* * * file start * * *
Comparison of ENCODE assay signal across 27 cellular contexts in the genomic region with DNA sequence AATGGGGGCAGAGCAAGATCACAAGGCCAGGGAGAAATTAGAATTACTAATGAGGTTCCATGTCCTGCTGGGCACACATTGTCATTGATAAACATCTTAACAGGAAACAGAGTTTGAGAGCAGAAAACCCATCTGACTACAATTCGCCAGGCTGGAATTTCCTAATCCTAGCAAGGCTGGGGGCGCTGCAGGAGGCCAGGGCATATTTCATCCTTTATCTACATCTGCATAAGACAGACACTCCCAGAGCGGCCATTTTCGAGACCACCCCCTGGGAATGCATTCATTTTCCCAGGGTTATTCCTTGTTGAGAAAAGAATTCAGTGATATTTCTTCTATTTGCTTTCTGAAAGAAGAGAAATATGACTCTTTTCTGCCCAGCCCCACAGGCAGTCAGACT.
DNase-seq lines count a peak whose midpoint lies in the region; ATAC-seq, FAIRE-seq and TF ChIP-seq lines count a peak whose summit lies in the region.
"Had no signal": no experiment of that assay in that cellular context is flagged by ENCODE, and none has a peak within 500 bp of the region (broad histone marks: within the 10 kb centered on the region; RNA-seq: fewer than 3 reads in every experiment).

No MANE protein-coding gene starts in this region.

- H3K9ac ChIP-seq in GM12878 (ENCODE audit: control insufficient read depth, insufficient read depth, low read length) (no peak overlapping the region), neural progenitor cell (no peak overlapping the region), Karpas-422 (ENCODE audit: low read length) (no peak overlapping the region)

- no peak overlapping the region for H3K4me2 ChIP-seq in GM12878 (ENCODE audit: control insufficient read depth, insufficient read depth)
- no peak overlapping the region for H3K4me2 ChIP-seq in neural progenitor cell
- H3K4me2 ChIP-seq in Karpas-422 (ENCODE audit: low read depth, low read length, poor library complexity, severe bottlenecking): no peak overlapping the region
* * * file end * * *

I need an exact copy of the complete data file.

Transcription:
Comparison of ENCODE assay signal across 27 cellular contexts in the genomic region with DNA sequence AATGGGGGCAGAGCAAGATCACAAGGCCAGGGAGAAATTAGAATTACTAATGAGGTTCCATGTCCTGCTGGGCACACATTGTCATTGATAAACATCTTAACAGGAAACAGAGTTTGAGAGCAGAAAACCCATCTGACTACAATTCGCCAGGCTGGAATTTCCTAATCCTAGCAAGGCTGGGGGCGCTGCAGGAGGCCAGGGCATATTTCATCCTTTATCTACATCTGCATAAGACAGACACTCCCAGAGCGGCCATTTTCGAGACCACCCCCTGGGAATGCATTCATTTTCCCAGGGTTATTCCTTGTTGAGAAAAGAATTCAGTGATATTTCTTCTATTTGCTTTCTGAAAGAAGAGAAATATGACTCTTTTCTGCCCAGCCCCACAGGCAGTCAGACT.
DNase-seq lines count a peak whose midpoint lies in the region; ATAC-seq, FAIRE-seq and TF ChIP-seq lines count a peak whose summit lies in the region.
"Had no signal": no experiment of that assay in that cellular context is flagged by ENCODE, and none has a peak within 500 bp of the region (broad histone marks: within the 10 kb centered on the region; RNA-seq: fewer than 3 reads in every experiment).

No MANE protein-coding gene starts in this region.

- H3K9ac ChIP-seq in GM12878 (ENCODE audit: control insufficient read depth, insufficient read depth, low read length) (no peak overlapping the region), neural progenitor cell (no peak overlapping the region), Karpas-422 (ENCODE audit: low read length) (no peak overlapping the region)

- no peak overlapping the region for H3K4me2 ChIP-seq in GM12878 (ENCODE audit: control insufficient read depth, insufficient read depth)
- no peak overlapping the region for H3K4me2 ChIP-seq in neural progenitor cell
- H3K4me2 ChIP-seq in Karpas-422 (ENCODE audit: low read depth, low read length, poor library complexity, severe bottlenecking): no peak overlapping the region